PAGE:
By a 4-1 vote, the Lawrence Township Zoning Board of Adjustment Wednesday evening (Nov. 14) denied – for the second time – an application for a use variance that would have allowed a controversial inpatient drug and alcohol detoxification center to open in a building on Federal City Road.
The dissenting board members said they believe that the proposed 38-bed facility’s residential nature and 24-hour, seven-day-a-week operating schedule are clear violations of the provisions of the township’s Municipal Land Use Ordinance and, as a result, the facility’s negative impacts on the community outweigh its benefits.
Developer John Simone, who owns the building at 100 Federal City Rd., said after the meeting that he plans to appeal the board's decision to Superior Court Judge Mary Jacobson.
“Back to the judge,” Simone said. “We’ll certainly file an appeal for all the reasons you can probably guess. We think that on appeal to the judge this will be overturned.”
It was earlier this year that Jacobson – in response to a lawsuit filed by Simone and Sunrise Detox, a Florida-based company that wants to run the inpatient facility – ruled that the zoning board was wrong when in June 2011, by a 4-2 vote, it decided the proposed detox center was not “inherently beneficial” under state law and, in turn, denied the variance application.
The board’s rejection of the variance application came after nine exhausting and often-heated zoning board hearings that featured testimony from supporters of the plan – who claimed that a need exists in the area for detoxification services – and those vehemently opposed to it, including residents of two adjacent housing developments who argued such a facility should not be located so close to residential neighborhoods and expressed concerns about traffic, noise, crime and other factors.
In sending the application back to the township zoning board for reconsideration, Jacobson ruled that the proposed detox facility should be considered “inherently beneficial” under the law and directed the board to rule on the application using a procedure known as the Sica balancing test.
Board members in September decided that no further public comment on the application, either written or oral, would be allowed and they would deliberate and vote on the remanded variance application using as their guide the 40 or so hours of previous testimony dating back to November 2010.
Voting against the application Wednesday night were Stephen Brame (board chairman), Peter Kremer, Frank Scangarella, and Bruce Kmosko, while Sam Pangaldi cast the lone vote in favor of the application. It was hoped that board member Leona Maffei would be able to attend, but she ultimately was unable due to a prolonged illness. Two other board members, Charles Lavine and Ed Wiznitzer, recused themselves due to conflicts.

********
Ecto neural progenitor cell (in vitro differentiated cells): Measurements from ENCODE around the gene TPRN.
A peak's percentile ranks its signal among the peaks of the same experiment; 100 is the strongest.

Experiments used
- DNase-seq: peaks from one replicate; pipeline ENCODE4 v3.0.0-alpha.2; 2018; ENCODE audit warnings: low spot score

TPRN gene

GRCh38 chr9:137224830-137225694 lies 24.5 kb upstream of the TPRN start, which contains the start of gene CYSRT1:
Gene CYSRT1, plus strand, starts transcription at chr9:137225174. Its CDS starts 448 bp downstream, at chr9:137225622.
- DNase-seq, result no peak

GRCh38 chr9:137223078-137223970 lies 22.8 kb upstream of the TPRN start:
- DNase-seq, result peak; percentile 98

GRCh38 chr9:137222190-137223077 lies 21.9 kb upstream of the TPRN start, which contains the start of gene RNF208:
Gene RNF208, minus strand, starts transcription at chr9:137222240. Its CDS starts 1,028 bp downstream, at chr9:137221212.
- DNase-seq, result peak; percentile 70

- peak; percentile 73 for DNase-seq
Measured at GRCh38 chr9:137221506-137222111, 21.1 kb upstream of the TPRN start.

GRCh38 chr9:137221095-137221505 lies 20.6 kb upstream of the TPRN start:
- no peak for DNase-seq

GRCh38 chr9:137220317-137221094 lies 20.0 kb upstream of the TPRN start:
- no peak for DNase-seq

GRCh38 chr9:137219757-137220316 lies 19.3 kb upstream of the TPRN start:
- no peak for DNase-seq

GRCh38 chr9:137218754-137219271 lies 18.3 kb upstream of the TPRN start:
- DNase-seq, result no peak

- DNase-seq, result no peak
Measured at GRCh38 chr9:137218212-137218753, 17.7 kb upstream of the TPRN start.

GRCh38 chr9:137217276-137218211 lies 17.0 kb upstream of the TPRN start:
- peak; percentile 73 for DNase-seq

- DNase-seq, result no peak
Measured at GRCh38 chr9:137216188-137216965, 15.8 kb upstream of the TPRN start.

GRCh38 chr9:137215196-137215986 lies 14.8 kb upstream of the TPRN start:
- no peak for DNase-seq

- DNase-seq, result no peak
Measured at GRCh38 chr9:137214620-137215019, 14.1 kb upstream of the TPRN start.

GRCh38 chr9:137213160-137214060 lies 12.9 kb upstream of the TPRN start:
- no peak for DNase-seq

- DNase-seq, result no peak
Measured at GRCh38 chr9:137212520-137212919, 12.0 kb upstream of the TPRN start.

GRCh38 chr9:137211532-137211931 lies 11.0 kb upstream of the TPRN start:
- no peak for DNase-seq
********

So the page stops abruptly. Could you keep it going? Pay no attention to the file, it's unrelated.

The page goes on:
At the start of Wednesday evening’s deliberations, Brame explained that the four-part Sica test required the board to identify the public interest that was at stake; identify any detrimental effects that could result from granting the variance application; determine if “making reasonable modifications or imposing reasonable conditions upon the application” could mitigate those detriments; and weigh the positive and negative criteria to determine if approving the application would cause a “substantial detriment to the public good.”
The five board members then took turns stating their positions on the matter, beginning with Kremer.
Noting that not all “inherently beneficial” uses are equal, Kremer said that in his view the potential good that could result from approving the application was tempered by the fact that the proposed facility would only serve patients who could afford to pay for its services
“What we have here is an inherently beneficial use, but one that serves a limited segment of the public, so that does scale back somewhat that strength or the power of that positive criteria because it meets a limited market segment and a more limited public good than some other uses would,” he said.
While Kremer acknowledged the neighbors’ concerns about traffic, parking, garbage and safety, he said they alone are not reasons to deny the application. More importantly, he said, “are the residential component that is part of the application and the 24-hour nature of the operation. Both of these are not permitted by current zoning.”
He noted that back in 2004 township council specifically voted to change the zoning designation for the parcel in question from Education, Government and Institutions (EGI) to Professional Office (PO).
“At that time, two council members stated specifically that any use would not be a 24-hour operation,” he said. “It’s not the role of this board to question the judgment of the governing body…. The purpose and intent of the governing body is that this parcel not be a residential parcel and it not be a 24-hour parcel.”